Put them all together, and it seems unfathomable that the National League would again bat .292 against the Reds' rotation, or punish it for a disorienting 5.38 earned runs a game. On the other hand, there's only one thing materially different about it: Dave Williams.

The Alaska-born left-hander led the Pirates with 10 victories last year, which impressed the Reds enough to trade Sean Casey for him. At 26 - and mostly because of a shoulder injury that kept him on the disabled list for parts of 2002 and 2003 - it was Williams' first full season in the big leagues.

But the Reds are a different kettle of pitchers, and this time, Williams (who will follow Harang on the mound today against the Yankees in Tampa) has essentially been assured of his share of early-season starts. For him, it's all new.

"Last year," he said, "I had a mediocre if not a bad spring training and got to go north. Lloyd (Pirates manager Lloyd McClendon) brought me into his office and said I was going to be on a short leash. And I ended up taking off."

Even so, he lost 11 games, many of them close ones. There was no Adam Dunn in Pittsburgh's lineup; no Ken Griffey Jr.

"The way our offense was set up was a little different. Those tight, one-run games you dealt with in Pittsburgh are going to help you throughout your career. Everything I went through in Pittsburgh has been a stepping-stone for me," Williams said.

That's evidently what Dan O'Brien was thinking when he made the trade in early December. It stands to reason that if Cincinnati's rotation is to significantly improve, the new guy needs to be significantly better than the pitcher he is supplanting, that being Ramon Ortiz (9-11, 5.36). Without a classic No. 1 or even a certified No. 2 starter in the cycle, the Reds' best hope is to hold their own with a string of No. 3 and No. 4's.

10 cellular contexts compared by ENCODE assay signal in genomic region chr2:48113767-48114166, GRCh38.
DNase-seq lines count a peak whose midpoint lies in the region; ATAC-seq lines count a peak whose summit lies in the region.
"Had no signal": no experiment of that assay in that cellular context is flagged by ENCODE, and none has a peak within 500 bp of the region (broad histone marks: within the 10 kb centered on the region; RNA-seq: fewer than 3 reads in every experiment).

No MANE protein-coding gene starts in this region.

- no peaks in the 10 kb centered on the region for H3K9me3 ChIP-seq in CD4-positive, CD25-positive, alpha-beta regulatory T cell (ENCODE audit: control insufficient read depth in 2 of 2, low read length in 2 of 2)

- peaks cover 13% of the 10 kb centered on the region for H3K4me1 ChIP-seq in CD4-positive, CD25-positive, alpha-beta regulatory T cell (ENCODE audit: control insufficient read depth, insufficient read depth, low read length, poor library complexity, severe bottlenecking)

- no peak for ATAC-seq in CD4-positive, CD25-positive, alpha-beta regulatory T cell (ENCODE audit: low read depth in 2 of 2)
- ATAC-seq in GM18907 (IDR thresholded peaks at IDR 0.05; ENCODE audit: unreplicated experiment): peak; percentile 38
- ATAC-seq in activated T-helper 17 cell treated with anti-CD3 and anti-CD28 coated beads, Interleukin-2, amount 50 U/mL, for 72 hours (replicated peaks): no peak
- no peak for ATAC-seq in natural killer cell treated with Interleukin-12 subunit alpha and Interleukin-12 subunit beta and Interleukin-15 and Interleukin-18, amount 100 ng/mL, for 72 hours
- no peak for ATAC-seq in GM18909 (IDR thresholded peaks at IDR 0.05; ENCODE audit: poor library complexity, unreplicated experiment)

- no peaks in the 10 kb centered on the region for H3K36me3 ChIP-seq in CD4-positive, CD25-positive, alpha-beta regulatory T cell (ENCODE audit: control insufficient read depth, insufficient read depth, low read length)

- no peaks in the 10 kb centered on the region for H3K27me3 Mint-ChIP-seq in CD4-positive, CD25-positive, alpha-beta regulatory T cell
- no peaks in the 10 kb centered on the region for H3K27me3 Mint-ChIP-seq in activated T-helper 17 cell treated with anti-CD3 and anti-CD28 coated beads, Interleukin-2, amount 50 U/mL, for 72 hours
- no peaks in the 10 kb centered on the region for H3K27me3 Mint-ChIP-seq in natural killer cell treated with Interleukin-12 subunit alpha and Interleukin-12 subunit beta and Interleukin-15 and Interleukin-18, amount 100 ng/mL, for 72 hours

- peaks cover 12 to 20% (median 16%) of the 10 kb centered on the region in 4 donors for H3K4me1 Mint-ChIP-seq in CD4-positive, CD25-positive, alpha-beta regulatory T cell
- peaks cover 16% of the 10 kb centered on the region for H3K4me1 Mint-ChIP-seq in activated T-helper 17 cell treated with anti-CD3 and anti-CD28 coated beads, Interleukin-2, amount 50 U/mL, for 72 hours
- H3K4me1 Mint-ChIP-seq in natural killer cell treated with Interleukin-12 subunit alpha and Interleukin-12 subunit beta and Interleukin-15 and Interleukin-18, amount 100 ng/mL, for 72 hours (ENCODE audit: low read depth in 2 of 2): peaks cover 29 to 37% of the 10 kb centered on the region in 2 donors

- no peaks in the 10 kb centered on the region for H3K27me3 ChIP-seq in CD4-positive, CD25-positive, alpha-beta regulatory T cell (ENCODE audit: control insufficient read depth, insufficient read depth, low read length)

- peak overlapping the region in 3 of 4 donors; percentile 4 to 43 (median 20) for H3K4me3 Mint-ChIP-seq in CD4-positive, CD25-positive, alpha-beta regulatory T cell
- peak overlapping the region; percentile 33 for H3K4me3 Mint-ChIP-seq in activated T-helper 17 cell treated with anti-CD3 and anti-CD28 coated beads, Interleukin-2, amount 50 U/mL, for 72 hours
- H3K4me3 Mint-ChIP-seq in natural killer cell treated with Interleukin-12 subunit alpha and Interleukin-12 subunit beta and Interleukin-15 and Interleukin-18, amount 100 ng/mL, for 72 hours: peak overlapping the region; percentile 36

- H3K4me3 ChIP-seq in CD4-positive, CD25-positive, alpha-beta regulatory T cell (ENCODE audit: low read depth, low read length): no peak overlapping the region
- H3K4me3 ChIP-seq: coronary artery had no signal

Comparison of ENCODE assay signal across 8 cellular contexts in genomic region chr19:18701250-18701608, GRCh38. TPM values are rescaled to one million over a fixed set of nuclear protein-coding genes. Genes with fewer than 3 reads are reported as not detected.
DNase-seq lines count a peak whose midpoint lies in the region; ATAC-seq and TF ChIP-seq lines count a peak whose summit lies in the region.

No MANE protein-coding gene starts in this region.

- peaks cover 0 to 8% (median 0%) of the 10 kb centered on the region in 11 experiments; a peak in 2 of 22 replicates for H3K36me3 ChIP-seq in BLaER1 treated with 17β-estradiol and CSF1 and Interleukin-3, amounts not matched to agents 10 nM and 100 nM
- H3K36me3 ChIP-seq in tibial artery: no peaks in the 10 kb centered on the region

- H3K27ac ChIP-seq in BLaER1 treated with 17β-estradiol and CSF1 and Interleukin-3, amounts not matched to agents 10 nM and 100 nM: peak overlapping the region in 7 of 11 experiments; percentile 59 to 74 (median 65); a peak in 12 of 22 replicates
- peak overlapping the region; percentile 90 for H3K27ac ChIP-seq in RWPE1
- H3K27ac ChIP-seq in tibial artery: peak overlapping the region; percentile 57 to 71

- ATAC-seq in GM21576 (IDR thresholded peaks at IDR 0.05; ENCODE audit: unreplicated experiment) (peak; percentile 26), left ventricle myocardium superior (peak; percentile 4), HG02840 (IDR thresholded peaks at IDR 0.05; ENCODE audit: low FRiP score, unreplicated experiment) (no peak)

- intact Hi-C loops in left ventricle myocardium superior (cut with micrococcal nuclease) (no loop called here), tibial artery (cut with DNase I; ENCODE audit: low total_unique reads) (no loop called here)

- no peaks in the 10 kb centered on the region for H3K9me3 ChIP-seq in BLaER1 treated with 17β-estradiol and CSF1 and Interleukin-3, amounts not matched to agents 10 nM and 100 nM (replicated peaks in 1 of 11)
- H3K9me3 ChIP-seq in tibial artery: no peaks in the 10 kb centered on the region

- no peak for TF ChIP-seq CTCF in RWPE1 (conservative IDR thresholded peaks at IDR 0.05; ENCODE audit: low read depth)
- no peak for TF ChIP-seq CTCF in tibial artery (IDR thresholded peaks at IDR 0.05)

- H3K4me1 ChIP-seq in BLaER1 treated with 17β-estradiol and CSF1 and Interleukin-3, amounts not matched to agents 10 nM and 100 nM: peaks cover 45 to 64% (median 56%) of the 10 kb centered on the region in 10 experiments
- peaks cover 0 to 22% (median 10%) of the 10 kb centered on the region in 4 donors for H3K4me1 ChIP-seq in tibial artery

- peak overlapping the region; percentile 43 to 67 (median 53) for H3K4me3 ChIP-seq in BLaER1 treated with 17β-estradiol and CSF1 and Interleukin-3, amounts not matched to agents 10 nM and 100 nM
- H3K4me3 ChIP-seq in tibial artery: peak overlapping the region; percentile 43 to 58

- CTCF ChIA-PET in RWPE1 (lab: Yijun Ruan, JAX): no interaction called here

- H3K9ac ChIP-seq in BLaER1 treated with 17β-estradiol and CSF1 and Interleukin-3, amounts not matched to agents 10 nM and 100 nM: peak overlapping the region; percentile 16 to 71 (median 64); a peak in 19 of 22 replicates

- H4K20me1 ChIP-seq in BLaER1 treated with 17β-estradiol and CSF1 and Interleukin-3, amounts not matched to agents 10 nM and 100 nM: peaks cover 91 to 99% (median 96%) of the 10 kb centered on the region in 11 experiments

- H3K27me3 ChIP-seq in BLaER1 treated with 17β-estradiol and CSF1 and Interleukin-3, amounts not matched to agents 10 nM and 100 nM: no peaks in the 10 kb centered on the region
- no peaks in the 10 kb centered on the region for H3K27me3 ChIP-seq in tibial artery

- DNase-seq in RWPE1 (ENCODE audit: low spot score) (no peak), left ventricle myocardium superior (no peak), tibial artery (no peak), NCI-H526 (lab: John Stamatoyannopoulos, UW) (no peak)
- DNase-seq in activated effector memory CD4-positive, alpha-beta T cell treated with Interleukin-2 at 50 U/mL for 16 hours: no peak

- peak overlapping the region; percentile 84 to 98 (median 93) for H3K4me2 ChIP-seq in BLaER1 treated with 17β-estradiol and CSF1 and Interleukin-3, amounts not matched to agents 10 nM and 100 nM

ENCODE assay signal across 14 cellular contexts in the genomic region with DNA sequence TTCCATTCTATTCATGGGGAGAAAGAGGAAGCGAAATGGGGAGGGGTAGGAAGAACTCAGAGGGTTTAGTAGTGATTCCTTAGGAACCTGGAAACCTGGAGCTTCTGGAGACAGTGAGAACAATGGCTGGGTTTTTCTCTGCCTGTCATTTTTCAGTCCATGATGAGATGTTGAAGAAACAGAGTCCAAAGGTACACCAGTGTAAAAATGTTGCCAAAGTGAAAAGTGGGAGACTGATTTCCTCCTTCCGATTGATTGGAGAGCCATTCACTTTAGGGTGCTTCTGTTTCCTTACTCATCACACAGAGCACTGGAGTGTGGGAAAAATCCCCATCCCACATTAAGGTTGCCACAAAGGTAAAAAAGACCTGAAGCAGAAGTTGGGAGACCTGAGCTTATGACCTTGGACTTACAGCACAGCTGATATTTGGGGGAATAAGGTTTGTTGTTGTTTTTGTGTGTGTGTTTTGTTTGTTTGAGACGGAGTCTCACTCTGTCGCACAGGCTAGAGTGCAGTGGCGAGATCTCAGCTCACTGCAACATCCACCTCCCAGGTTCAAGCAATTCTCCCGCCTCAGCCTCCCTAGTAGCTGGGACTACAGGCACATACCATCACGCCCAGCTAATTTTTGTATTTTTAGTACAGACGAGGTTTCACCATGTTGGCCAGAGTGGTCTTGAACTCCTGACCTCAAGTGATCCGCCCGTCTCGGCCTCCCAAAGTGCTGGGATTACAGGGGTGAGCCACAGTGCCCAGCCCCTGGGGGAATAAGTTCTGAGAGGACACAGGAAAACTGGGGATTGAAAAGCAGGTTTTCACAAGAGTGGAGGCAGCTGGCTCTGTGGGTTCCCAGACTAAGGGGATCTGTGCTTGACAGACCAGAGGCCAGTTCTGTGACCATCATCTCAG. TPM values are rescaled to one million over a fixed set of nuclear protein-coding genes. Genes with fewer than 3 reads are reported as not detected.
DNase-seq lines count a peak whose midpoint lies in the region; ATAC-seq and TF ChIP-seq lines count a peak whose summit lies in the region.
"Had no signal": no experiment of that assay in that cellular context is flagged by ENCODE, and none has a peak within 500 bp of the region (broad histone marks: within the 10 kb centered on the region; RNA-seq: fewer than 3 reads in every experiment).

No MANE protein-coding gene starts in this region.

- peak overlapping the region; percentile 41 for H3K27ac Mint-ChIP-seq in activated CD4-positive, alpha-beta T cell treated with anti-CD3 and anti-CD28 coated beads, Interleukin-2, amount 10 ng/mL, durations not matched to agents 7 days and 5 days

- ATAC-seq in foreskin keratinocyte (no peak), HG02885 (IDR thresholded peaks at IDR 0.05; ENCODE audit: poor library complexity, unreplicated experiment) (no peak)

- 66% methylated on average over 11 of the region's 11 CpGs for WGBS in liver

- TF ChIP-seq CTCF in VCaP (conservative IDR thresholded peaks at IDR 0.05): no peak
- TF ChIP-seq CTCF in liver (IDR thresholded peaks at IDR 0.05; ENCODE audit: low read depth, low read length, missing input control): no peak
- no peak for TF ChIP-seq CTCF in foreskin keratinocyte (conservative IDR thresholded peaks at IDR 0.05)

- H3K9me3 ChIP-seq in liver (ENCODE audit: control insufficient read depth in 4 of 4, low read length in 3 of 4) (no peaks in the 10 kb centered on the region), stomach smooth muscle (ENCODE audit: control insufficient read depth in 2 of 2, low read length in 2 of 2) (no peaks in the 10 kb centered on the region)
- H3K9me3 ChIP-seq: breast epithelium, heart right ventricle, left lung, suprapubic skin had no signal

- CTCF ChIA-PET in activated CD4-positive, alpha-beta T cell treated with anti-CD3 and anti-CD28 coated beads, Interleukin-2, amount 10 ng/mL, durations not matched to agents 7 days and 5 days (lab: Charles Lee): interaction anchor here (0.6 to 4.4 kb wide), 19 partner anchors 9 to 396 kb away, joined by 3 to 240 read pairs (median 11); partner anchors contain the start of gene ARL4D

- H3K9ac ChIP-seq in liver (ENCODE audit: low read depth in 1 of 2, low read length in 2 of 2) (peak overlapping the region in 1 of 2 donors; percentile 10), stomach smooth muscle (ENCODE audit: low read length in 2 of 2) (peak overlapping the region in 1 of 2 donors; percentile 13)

It remains to be seen whether Wilson's shoulder will permit him to return to that level - if not, lefty Michael Gosling is the most likely replacement - but it looks to be accessible enough for the others. At least, that's how Williams saw it from the opposite dugout.

"It seemed like every time they came to visit us," he said, "Harang was pitching and doing well. And we've still got Milton. He's going to come back and do better.

"I saw him pitch in Philly and this guy is legit, man. Last season was last season. As his teammate, I feel like he's an awesome left-handed pitcher. As a young guy - and Claussen would probably say the same thing as another lefty - you're going to have to watch him and pick his brain. I'm not going to not ask him a question be- cause of the year he had last year."

And yet, last year itself has raised the most pressing questions about Cincinnati's pitching, and consequently its prospects. Unfortunately, Krivsky arrived too late to answer.

So the Reds, like it or not, have turned to the same guys - and Williams - in fervent hope of a different result; a tolerable one, somehow.

Contact Lonnie Wheeler at lwheeler@cincypost.com.